1. Naively treating the book as a neutral compendium of Greek myths (this is a recipe for madness, and will likely lead in short order to the next reading-posture)
  2. Knowingly treating the book as two — expert retellings of the myths marred by oddly deflating synoptic intrusions, plus a parallel, less compelling work of fantasy in the endnotes — and savouring the main text while dipping into the notes from time to time
  3. Knowingly treating the book as a single work of fantasy based on the Greek myths, marking the endnotes as a kind of optional countermelody

The advantage of the third approach, which I’ve tried to adopt in my own reading, is that it accommodates Graves’s deflating alternate versions and parenthetical insertions — instead of damaging a conventional narrative flow, they can be understood as a necessary feature of an alternative form.

If you haven’t read Graves, this is the sort of thing you can expect:

The Eleventh Labour: The Apples Of The Hesperides

a. HERACLES had performed these Ten Labours in the space of eight years and one month; but Eurystheus, discounting the Second and the Fifth, set him two more. The Eleventh Labour was to fetch fruit from the golden apple-tree, Mother Earth’s wedding gift to Hera, with which she had been so delighted that she planted it in her own divine garden. This garden lay on the slopes of Mount Atlas, where the panting chariot-horses of the Sun complete their journey, and where Atlas’s sheep and cattle, one thousand herds of each, wander over their undisputed pastures. When Hera found, one day, that Atlas’s daughters, the Hesperides, to whom she had entrusted the tree, were pilfering the apples, she set the ever-watchful dragon Ladon to coil around the tree as its guardian.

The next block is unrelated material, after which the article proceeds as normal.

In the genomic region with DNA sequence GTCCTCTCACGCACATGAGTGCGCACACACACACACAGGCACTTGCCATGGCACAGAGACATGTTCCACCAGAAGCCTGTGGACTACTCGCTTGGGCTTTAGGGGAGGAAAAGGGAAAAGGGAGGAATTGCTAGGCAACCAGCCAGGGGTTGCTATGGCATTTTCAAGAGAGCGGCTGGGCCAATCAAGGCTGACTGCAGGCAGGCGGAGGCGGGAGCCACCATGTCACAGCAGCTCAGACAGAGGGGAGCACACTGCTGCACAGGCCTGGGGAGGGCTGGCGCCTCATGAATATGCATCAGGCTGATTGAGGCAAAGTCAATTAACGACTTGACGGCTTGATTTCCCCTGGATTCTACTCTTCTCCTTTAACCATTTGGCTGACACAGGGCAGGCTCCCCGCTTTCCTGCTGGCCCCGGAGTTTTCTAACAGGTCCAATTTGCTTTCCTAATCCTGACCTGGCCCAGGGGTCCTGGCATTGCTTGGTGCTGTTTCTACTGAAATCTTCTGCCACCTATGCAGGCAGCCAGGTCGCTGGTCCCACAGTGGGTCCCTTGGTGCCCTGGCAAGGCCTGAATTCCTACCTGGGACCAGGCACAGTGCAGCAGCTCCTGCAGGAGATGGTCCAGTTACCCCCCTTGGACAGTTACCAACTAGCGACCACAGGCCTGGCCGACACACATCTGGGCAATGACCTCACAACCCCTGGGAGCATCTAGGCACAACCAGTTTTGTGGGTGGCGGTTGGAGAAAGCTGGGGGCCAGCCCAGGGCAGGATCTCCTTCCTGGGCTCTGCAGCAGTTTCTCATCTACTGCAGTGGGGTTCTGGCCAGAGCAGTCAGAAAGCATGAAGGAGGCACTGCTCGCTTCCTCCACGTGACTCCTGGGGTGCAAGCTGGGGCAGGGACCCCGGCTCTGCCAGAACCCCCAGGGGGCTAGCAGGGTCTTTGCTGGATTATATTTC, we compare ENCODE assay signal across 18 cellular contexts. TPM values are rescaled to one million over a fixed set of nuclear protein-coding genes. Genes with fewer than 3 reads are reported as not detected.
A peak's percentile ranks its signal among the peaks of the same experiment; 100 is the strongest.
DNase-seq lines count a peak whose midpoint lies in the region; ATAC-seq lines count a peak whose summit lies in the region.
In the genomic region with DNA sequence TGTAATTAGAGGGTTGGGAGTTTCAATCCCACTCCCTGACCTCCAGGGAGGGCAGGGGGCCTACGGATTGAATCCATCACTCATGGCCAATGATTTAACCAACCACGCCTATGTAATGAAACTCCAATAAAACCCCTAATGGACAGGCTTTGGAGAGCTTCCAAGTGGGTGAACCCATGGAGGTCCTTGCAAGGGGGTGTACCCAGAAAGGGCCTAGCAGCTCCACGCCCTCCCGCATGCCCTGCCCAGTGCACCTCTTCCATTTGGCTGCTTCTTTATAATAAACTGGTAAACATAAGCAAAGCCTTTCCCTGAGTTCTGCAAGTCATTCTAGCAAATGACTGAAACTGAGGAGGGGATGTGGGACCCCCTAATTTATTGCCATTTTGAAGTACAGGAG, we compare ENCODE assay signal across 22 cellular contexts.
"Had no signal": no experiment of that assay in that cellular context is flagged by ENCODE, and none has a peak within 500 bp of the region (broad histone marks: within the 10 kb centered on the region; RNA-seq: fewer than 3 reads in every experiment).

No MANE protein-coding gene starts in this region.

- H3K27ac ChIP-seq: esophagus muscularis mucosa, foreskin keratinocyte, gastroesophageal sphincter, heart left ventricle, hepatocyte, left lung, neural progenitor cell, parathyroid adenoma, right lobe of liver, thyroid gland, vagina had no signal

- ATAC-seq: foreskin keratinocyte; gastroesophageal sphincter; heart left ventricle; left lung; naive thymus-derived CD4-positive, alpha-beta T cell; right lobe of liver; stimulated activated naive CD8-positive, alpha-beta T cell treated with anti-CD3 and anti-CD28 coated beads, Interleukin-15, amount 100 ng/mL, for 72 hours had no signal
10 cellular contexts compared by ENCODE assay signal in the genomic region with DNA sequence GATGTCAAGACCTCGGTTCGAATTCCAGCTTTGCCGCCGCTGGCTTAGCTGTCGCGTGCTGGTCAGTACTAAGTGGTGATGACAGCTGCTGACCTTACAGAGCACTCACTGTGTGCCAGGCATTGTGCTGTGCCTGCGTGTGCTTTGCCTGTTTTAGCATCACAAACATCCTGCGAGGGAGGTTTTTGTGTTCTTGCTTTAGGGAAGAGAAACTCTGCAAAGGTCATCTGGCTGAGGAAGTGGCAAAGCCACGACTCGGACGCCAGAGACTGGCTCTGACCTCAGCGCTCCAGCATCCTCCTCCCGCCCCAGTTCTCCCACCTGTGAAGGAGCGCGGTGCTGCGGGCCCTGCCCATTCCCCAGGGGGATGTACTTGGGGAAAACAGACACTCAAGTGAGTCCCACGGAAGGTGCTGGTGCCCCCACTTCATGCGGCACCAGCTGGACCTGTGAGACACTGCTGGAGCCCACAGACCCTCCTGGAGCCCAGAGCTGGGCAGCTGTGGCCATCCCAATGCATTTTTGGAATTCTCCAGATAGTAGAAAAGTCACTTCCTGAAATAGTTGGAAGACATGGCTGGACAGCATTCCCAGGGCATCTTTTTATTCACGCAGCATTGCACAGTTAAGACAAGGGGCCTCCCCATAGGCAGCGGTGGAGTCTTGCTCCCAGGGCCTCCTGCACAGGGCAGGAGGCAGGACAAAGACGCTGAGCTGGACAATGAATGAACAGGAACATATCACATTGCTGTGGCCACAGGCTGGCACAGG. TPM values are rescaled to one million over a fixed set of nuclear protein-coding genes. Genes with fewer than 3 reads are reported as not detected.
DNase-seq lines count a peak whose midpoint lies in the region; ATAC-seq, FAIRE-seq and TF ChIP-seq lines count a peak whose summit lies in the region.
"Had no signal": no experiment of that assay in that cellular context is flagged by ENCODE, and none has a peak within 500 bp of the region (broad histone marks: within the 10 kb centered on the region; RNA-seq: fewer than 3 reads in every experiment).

b. Some say that Ladon was the offspring of Typhon and Echidne; others, that he was the youngest-born of Ceto and Phorcys; others again, that he was a parthogenous son of Mother Earth. He had one hundred heads, and spoke with diverse tongues.

c. It is equally disputed whether the Hesperides lived on Mount Atlas in the Land of the Hyperboreans; or on Mount Atlas in Mauretania; or somewhere beyond the Ocean stream; or on two islands near the promontory called the Western Horn, which lies close to the Ethiopian Hesperiae, on the borders of Africa. Though the apples were Hera’s, Atlas took a gardener’s pride in them and, when Themis warned him: ‘One day long hence, Titan, your tree shall be stripped of its gold by a son of Zeus,’ Atlas, who had not then been punished with his terrible task of supporting the celestial globe upon his shoulders, built solid walls around the orchard, and expelled all strangers from his land; it may well have been he who set Ladon to guard the apples…

Graves goes on this way for several pages; his retelling of the Labours of Heracles expands zenoparadoxically into a series of digressions and clarifications and alternate visions that seems as if it may never end. But it does, and I was sorry that it did — Graves tries my patience but I love this stuff all the same. Paragraph b is typical: I can’t imagine a nonexpert caring one way or the other who exactly gave birth to a 100-headed polyglot dragon, and it matters not even a tiny bit to the flow of the story, but this is neither ‘proper’ scholarship nor pure narrative, and conventional satisfactions aren’t the point.